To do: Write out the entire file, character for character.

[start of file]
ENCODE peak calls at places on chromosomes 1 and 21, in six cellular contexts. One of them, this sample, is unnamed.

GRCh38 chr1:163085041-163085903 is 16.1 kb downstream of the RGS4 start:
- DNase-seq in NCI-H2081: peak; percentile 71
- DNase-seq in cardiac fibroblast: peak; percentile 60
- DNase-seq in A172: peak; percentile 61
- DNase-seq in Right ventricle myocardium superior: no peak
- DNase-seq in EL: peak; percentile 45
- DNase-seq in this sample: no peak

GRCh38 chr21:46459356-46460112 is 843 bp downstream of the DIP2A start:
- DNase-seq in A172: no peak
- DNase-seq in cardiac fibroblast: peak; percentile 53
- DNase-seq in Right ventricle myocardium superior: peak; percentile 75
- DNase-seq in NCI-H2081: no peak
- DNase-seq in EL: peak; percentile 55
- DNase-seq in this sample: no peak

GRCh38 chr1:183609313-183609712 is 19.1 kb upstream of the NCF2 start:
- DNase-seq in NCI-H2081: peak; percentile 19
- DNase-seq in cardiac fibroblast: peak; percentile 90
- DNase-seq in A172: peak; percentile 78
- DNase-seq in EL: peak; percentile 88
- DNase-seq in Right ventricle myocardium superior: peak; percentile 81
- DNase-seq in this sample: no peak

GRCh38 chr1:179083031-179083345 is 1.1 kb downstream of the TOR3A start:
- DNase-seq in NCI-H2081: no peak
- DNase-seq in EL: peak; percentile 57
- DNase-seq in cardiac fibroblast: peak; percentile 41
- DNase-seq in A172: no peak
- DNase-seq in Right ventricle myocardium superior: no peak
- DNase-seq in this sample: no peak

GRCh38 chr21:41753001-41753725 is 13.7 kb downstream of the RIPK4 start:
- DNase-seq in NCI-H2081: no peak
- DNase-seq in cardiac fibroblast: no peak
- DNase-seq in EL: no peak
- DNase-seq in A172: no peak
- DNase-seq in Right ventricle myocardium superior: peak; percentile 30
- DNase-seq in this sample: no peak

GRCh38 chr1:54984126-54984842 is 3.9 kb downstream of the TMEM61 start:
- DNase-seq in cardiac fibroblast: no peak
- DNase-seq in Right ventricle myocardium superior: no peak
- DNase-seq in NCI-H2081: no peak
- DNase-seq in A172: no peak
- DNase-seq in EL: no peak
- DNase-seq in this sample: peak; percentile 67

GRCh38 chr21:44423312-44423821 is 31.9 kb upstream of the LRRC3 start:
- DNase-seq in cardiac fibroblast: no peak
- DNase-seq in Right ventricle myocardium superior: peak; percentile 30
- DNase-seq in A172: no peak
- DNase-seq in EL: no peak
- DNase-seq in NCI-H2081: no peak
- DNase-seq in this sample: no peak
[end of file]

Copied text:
ENCODE peak calls at places on chromosomes 1 and 21, in six cellular contexts. One of them, this sample, is unnamed.

GRCh38 chr1:163085041-163085903 is 16.1 kb downstream of the RGS4 start:
- DNase-seq in NCI-H2081: peak; percentile 71
- DNase-seq in cardiac fibroblast: peak; percentile 60
- DNase-seq in A172: peak; percentile 61
- DNase-seq in Right ventricle myocardium superior: no peak
- DNase-seq in EL: peak; percentile 45
- DNase-seq in this sample: no peak

GRCh38 chr21:46459356-46460112 is 843 bp downstream of the DIP2A start:
- DNase-seq in A172: no peak
- DNase-seq in cardiac fibroblast: peak; percentile 53
- DNase-seq in Right ventricle myocardium superior: peak; percentile 75
- DNase-seq in NCI-H2081: no peak
- DNase-seq in EL: peak; percentile 55
- DNase-seq in this sample: no peak

GRCh38 chr1:183609313-183609712 is 19.1 kb upstream of the NCF2 start:
- DNase-seq in NCI-H2081: peak; percentile 19
- DNase-seq in cardiac fibroblast: peak; percentile 90
- DNase-seq in A172: peak; percentile 78
- DNase-seq in EL: peak; percentile 88
- DNase-seq in Right ventricle myocardium superior: peak; percentile 81
- DNase-seq in this sample: no peak

GRCh38 chr1:179083031-179083345 is 1.1 kb downstream of the TOR3A start:
- DNase-seq in NCI-H2081: no peak
- DNase-seq in EL: peak; percentile 57
- DNase-seq in cardiac fibroblast: peak; percentile 41
- DNase-seq in A172: no peak
- DNase-seq in Right ventricle myocardium superior: no peak
- DNase-seq in this sample: no peak

GRCh38 chr21:41753001-41753725 is 13.7 kb downstream of the RIPK4 start:
- DNase-seq in NCI-H2081: no peak
- DNase-seq in cardiac fibroblast: no peak
- DNase-seq in EL: no peak
- DNase-seq in A172: no peak
- DNase-seq in Right ventricle myocardium superior: peak; percentile 30
- DNase-seq in this sample: no peak

GRCh38 chr1:54984126-54984842 is 3.9 kb downstream of the TMEM61 start:
- DNase-seq in cardiac fibroblast: no peak
- DNase-seq in Right ventricle myocardium superior: no peak
- DNase-seq in NCI-H2081: no peak
- DNase-seq in A172: no peak
- DNase-seq in EL: no peak
- DNase-seq in this sample: peak; percentile 67

GRCh38 chr21:44423312-44423821 is 31.9 kb upstream of the LRRC3 start:
- DNase-seq in cardiac fibroblast: no peak
- DNase-seq in Right ventricle myocardium superior: peak; percentile 30
- DNase-seq in A172: no peak
- DNase-seq in EL: no peak
- DNase-seq in NCI-H2081: no peak
- DNase-seq in this sample: no peak